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Publication numberUS7294432 B2
Publication typeGrant
Application numberUS 10/723,317
Publication dateNov 13, 2007
Filing dateNov 26, 2003
Priority dateNov 26, 2003
Fee statusPaid
Also published asUS7927738, US20050112460, US20080008931, US20080010816
Publication number10723317, 723317, US 7294432 B2, US 7294432B2, US-B2-7294432, US7294432 B2, US7294432B2
InventorsWilliam G. Howard, David P. Haas, Jeffrey S. Lund
Original AssigneeMedtronic, Inc.
Export CitationBiBTeX, EndNote, RefMan
External Links: USPTO, USPTO Assignment, Espacenet
Battery having improved headspace insulator
US 7294432 B2
Abstract
A headspace insulator for a battery cell operatively coupled to circuitry within an implantable medical device in including one or more of the following: (a) a body of electrically and thermally insulating material disposed between a battery electrode assembly and a battery cover, (b) a receiving area within the body that receives and isolates a battery feedthrough pin, (c) an indentation within the receiving area retaining the feedthrough pin within the receiving area, (d) a raised portion coupled to a battery cover providing an air gap between the cover and the headspace insulator near case-to-cover weld areas, (e) a feedthrough aperture adapted to receive a feedthrough assembly, (f) a pin aperture that receives the feedthrough pin, (g) a fillport aperture for electrolyte fluid flow through the headspace insulator, and (h) a slot that locates a battery weld bracket and isolates it from the feedthrough pin.
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Claims(16)
1. A battery, comprising:
a battery case;
an electrode assembly disposed within the battery case, said electrode assembly including at least a first electrode tab and a second electrode tab;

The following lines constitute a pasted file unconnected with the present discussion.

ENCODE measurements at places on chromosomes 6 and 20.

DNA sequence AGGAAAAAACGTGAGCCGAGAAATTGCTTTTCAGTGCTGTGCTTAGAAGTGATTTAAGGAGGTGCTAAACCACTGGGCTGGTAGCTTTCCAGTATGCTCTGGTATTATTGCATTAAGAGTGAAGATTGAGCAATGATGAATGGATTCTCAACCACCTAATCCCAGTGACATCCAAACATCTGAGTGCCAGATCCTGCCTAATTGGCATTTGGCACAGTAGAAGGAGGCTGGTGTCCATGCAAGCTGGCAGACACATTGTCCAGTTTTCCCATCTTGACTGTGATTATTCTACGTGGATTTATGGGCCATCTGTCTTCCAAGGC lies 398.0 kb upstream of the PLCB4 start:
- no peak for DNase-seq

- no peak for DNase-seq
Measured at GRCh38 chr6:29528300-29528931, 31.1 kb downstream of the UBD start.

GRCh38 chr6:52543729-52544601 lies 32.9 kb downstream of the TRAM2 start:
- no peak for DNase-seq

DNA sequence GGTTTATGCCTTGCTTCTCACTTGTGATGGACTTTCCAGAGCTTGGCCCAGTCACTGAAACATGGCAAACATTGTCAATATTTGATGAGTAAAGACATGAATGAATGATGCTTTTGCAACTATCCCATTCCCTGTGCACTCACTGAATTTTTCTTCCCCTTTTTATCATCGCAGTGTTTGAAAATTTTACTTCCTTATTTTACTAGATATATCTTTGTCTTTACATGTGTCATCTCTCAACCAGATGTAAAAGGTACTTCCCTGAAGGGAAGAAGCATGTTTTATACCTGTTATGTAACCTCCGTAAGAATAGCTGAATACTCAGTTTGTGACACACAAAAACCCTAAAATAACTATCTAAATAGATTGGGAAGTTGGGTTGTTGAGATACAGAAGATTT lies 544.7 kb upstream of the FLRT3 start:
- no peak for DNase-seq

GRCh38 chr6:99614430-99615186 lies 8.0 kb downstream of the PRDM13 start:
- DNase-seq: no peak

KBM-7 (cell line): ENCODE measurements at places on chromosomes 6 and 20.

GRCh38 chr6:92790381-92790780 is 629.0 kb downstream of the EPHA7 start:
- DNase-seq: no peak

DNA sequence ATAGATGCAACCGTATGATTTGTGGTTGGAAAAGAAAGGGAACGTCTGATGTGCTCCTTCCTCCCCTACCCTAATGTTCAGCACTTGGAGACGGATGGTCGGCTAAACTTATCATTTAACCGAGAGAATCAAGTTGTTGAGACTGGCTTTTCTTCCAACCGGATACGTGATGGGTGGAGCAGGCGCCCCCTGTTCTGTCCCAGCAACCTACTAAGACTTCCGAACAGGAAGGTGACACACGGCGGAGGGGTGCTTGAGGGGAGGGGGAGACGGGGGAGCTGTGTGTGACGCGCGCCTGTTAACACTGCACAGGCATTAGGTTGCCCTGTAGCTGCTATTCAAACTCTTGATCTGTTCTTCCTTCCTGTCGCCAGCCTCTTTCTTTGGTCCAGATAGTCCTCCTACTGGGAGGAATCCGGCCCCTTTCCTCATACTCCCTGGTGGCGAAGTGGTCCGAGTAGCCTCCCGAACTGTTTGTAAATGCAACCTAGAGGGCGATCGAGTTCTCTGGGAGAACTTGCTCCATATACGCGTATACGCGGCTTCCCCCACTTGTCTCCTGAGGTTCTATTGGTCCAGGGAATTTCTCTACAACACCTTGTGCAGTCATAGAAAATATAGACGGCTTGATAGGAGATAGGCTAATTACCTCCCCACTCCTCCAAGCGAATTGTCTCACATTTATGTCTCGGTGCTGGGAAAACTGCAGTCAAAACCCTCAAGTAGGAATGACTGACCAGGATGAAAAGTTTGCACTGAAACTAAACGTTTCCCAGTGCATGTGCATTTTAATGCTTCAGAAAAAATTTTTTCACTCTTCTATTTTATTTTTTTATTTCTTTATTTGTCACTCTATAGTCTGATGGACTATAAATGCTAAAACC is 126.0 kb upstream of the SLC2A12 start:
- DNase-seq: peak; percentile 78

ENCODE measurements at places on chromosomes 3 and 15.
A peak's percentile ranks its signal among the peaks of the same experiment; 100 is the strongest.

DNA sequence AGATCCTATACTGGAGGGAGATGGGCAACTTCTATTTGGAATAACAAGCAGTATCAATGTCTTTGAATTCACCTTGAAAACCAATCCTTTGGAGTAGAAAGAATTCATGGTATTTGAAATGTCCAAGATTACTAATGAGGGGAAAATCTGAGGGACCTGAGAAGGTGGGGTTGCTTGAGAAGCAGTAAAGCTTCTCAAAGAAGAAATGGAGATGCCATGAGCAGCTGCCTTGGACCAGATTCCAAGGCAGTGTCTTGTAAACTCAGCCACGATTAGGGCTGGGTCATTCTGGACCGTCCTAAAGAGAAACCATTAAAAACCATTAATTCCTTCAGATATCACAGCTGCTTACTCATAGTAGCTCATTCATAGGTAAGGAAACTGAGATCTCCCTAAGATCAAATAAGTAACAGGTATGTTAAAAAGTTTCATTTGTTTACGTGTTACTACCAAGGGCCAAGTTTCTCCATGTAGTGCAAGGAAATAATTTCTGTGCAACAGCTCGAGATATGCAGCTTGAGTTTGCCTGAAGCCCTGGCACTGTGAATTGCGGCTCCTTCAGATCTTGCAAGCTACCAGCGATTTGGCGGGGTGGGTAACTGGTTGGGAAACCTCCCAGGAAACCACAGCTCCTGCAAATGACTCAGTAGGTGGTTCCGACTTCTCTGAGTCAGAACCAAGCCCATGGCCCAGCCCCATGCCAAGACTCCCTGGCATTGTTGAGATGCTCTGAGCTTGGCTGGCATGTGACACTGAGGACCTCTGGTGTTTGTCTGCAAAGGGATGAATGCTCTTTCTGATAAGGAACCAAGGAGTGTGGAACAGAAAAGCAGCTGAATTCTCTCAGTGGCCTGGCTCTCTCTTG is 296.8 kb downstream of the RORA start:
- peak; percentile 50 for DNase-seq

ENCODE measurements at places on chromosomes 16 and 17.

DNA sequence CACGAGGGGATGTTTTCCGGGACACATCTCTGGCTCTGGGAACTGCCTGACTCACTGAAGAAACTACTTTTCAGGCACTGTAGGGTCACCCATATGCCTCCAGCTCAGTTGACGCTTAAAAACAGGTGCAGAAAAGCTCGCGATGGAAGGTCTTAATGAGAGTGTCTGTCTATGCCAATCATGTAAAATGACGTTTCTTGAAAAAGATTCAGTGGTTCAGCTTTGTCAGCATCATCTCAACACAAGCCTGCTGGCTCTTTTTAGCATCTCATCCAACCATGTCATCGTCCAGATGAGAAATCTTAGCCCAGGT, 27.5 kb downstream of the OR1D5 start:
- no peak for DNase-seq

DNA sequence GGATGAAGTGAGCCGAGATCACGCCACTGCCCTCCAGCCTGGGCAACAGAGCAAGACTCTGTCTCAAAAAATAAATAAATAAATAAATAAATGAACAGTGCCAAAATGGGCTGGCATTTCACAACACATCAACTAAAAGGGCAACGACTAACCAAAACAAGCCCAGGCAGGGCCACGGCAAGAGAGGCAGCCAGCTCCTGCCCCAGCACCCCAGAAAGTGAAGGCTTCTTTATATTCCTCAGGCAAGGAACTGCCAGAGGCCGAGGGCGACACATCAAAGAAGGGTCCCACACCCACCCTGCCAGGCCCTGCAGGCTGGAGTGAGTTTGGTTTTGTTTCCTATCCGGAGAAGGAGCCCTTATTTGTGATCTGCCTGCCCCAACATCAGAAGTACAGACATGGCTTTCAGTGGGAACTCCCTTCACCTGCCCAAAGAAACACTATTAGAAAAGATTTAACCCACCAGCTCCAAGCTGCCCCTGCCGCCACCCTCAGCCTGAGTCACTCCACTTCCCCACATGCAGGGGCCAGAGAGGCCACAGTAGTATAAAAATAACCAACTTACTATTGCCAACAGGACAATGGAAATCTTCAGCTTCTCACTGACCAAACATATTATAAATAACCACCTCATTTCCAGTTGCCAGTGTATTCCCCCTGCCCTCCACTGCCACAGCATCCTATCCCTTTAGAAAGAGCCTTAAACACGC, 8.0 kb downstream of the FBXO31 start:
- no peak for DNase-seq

a feedthrough pin having a substantially vertical segment and a laterally extending segment including a distal end;
a battery cover coupled to the battery case;
a headspace insulator having a top surface and a bottom surface, the bottom surface having a recess to receive the distal end of the feedthrough pin, the headspace insulator further having a detent located within the recess and configured to accept the distal end segment of the feedthrough pin and to hold the distal end of the feedthrough pin in place with an interference fit when the distal end of the feedthrough pin is received into the recess; and
a feedthrough assembly, comprising a conductive ferrule and an insulating member,
wherein the recess forms a receiving area for the distal end of the feedthrough pin such that the distal end of the feedthrough pin is locked into the receiving area of the headspace insulator to resist movement and wherein the distal end of the feedthrough pin is coupled to the second electrode tab.
2. A battery according to claim 1, further comprising a weld bracket coupled to the battery cover, the weld bracket coupled to the first electrode tab.
3. A battery according to claim 1, wherein the headspace insulator couples to the battery cover near a slot in the headspace insulator.
4. A battery according to claim 1, further comprising a first electrode opening to accept the first electrode tab, and a second electrode opening to accept the second electrode tab.
5. A battery according to claim 1, further comprising a case liner disposed around at least a portion of the electrode assembly.
6. A battery according to claim 1, further comprising: